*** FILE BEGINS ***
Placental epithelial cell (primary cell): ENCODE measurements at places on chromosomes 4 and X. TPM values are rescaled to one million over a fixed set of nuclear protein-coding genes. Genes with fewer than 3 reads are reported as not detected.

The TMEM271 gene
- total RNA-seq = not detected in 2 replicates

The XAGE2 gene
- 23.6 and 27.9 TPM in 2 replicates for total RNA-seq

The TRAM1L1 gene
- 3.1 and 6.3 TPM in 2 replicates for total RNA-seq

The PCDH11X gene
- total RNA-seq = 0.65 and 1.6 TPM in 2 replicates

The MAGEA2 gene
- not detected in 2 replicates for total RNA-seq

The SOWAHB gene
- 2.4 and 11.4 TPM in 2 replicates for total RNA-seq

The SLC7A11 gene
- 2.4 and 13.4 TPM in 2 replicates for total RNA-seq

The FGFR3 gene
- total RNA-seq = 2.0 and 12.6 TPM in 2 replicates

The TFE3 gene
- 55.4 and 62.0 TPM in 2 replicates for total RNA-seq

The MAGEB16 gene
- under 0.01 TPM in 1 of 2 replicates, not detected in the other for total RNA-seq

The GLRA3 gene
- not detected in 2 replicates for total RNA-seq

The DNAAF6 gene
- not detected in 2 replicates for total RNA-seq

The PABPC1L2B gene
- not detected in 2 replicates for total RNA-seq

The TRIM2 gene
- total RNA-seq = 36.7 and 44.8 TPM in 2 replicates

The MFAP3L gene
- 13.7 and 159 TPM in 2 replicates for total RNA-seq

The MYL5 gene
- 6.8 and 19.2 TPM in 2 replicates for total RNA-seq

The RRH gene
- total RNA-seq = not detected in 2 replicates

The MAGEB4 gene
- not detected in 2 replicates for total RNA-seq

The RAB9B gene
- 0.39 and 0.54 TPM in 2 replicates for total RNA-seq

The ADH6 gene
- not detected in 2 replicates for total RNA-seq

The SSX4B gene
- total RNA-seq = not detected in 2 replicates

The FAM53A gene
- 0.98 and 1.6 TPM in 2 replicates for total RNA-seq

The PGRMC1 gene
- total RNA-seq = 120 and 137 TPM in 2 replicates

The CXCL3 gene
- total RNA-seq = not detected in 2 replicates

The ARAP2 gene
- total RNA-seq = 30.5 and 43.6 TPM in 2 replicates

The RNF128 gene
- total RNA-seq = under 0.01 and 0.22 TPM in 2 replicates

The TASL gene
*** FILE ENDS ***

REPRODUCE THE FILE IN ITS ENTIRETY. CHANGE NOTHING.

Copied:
Placental epithelial cell (primary cell): ENCODE measurements at places on chromosomes 4 and X. TPM values are rescaled to one million over a fixed set of nuclear protein-coding genes. Genes with fewer than 3 reads are reported as not detected.

The TMEM271 gene
- total RNA-seq = not detected in 2 replicates

The XAGE2 gene
- 23.6 and 27.9 TPM in 2 replicates for total RNA-seq

The TRAM1L1 gene
- 3.1 and 6.3 TPM in 2 replicates for total RNA-seq

The PCDH11X gene
- total RNA-seq = 0.65 and 1.6 TPM in 2 replicates

The MAGEA2 gene
- not detected in 2 replicates for total RNA-seq

The SOWAHB gene
- 2.4 and 11.4 TPM in 2 replicates for total RNA-seq

The SLC7A11 gene
- 2.4 and 13.4 TPM in 2 replicates for total RNA-seq

The FGFR3 gene
- total RNA-seq = 2.0 and 12.6 TPM in 2 replicates

The TFE3 gene
- 55.4 and 62.0 TPM in 2 replicates for total RNA-seq

The MAGEB16 gene
- under 0.01 TPM in 1 of 2 replicates, not detected in the other for total RNA-seq

The GLRA3 gene
- not detected in 2 replicates for total RNA-seq

The DNAAF6 gene
- not detected in 2 replicates for total RNA-seq

The PABPC1L2B gene
- not detected in 2 replicates for total RNA-seq

The TRIM2 gene
- total RNA-seq = 36.7 and 44.8 TPM in 2 replicates

The MFAP3L gene
- 13.7 and 159 TPM in 2 replicates for total RNA-seq

The MYL5 gene
- 6.8 and 19.2 TPM in 2 replicates for total RNA-seq

The RRH gene
- total RNA-seq = not detected in 2 replicates

The MAGEB4 gene
- not detected in 2 replicates for total RNA-seq

The RAB9B gene
- 0.39 and 0.54 TPM in 2 replicates for total RNA-seq

The ADH6 gene
- not detected in 2 replicates for total RNA-seq

The SSX4B gene
- total RNA-seq = not detected in 2 replicates

The FAM53A gene
- 0.98 and 1.6 TPM in 2 replicates for total RNA-seq

The PGRMC1 gene
- total RNA-seq = 120 and 137 TPM in 2 replicates

The CXCL3 gene
- total RNA-seq = not detected in 2 replicates

The ARAP2 gene
- total RNA-seq = 30.5 and 43.6 TPM in 2 replicates

The RNF128 gene
- total RNA-seq = under 0.01 and 0.22 TPM in 2 replicates

The TASL gene